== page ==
Tobacco giant Altria invests nearly $13 billion in Juul

Tobacco giant Altria announced Thursday that it is investing $12.8 billion in startup e-cigarette company Juul Labs.

The move gives Altria a 35 percent stake in Juul and an opening into a market where it has struggled to gain traction. It also opens both companies up to new rounds of criticism, as Juul has consistently marketed itself as an alternative to Big Tobacco. The company has said its mission is to help wean adult smokers off traditional cigarettes.

“We understand the controversy and skepticism that comes with an affiliation and partnership with the largest tobacco company in the US. We were skeptical as well,” Juul CEO Kevin Burns said in a statement Thursday. “But over the course of the last several months we were convinced by actions, not words, that in fact this partnership could help accelerate our success switching adult smokers.”

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Juul accounts for about 75 percent of the e-cigarette market. Earlier this month, amid speculation of a significant investment in Juul, Altria said it would stop selling its e-cigarette products.

“We are taking significant action to prepare for a future where adult smokers overwhelmingly choose non-combustible products over cigarettes by investing $12.8 billion in JUUL, a world leader in switching adult smokers," Howard Willard, Altria's Chairman and CEO said in a statement Thursday. "We have long said that providing adult smokers with superior, satisfying products with the potential to reduce harm is the best way to achieve tobacco harm reduction."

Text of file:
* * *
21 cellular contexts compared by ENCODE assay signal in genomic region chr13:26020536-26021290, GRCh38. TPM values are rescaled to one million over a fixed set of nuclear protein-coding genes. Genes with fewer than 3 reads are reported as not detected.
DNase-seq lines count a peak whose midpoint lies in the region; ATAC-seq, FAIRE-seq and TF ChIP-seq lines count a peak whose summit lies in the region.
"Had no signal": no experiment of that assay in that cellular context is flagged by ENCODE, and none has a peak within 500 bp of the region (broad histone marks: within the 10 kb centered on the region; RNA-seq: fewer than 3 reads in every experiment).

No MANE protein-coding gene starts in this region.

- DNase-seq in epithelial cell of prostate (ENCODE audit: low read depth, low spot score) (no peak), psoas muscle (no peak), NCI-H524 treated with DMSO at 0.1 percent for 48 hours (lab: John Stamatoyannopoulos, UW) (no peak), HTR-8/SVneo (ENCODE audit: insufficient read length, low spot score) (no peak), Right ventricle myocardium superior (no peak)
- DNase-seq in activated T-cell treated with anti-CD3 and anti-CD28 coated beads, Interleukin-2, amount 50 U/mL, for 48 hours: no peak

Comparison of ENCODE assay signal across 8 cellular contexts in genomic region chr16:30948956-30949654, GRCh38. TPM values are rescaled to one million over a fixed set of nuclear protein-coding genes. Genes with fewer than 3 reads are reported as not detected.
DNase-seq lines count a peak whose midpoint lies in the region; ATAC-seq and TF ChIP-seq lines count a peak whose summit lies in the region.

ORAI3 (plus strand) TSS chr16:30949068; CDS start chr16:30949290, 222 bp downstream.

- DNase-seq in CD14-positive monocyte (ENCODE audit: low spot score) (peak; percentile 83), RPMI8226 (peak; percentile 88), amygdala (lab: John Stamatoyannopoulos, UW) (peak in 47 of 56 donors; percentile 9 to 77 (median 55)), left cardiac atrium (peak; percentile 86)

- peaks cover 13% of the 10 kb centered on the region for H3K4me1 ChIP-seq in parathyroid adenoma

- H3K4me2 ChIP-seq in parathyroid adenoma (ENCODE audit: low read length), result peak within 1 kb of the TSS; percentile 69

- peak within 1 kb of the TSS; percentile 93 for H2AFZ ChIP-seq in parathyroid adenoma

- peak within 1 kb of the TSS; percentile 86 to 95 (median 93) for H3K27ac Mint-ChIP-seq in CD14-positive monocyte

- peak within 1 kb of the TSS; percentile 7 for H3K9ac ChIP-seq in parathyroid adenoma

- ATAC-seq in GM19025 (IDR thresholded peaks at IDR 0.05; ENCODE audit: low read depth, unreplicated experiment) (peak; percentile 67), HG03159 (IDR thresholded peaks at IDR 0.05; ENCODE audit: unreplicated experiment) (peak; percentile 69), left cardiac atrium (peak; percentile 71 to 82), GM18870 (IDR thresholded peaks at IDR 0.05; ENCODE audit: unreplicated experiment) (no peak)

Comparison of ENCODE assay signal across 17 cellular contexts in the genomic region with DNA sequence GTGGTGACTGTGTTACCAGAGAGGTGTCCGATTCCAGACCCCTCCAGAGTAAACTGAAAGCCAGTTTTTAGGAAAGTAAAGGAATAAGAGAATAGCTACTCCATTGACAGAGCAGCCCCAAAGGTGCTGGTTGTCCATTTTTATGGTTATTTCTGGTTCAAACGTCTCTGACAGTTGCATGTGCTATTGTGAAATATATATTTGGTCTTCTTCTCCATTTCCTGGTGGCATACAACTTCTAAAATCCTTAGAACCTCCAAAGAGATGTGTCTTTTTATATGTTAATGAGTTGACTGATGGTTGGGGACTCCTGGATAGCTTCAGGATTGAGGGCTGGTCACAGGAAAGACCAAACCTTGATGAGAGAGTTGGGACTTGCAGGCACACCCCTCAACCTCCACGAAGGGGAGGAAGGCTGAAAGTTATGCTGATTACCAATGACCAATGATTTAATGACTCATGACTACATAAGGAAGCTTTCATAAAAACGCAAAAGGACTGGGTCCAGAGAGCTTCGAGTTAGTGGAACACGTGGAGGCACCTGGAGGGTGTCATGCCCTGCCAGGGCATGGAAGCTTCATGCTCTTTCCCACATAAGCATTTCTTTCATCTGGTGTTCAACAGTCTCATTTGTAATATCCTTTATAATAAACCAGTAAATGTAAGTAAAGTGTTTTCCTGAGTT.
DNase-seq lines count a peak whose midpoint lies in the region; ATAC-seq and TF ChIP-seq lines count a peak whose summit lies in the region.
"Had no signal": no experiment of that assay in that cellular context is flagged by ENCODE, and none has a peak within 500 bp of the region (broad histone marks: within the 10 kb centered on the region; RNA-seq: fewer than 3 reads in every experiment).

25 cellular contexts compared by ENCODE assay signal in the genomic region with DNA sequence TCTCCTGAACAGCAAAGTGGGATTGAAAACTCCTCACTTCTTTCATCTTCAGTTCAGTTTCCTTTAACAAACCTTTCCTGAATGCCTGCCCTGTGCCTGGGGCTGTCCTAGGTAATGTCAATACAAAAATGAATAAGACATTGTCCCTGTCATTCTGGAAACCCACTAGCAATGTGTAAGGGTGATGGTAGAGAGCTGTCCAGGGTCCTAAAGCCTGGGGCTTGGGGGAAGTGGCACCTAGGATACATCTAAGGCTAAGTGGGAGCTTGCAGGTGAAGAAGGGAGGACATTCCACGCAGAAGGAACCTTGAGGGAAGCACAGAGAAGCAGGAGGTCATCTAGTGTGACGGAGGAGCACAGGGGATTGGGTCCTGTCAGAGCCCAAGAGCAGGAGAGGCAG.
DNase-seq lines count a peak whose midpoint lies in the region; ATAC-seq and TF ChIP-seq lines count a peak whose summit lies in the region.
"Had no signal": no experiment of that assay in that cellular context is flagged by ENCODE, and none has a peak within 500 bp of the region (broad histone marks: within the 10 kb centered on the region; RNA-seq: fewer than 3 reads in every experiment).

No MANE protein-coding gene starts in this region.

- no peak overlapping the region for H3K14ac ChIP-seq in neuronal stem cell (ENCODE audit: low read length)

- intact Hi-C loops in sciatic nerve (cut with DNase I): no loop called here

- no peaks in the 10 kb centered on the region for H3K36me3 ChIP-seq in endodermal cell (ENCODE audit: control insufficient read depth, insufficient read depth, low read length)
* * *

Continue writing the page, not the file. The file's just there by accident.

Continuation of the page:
As part of the deal, Altria agreed to display Juul pods on the same shelf with its traditional Marlboro cigarettes. Juul flavored products will continue to be online only.

Altria’s investment could help Juul navigate the regulatory issues that the tobacco company has faced for decades. Juul has been ramping up its lobbying efforts recently amid federal pressure.

The federal government has been grappling with a massive surge in teen vaping, and Juul has come under intense criticism for its role in what the U.S. surgeon general this week declared an “epidemic.”

The Food and Drug Administration (FDA) has proposed a crackdown on e-cigarette products. The agency launched a major push to stop e-cigarette sales to minors, accusing manufacturers and retailers of contributing to an “epidemic” of use among kids and teenagers.

The culmination of the agency’s efforts came when the FDA said it plans to essentially restrict the sales of most flavored e-cigarettes — popular among young people — to age-limited, in-person locations.

Matthew Myers, president of the Campaign for Tobacco-Free Kids, was swift in his condemnation of the deal, saying “public health is the loser.”

“The Altria-Juul deal shows how far the tobacco industry will go to maximize profits and sell as many products as possible, including cigarettes," Myers said in a statement. "The FDA and other policymakers must be equally aggressive in working to reduce tobacco use and save lives.”

He added that Juul “has lost all credibility in claiming that it cares about public health. There is no longer any question that Juul has been the driving force behind the skyrocketing youth e-cigarette epidemic that has teens and families across the country struggling to deal with nicotine addiction.”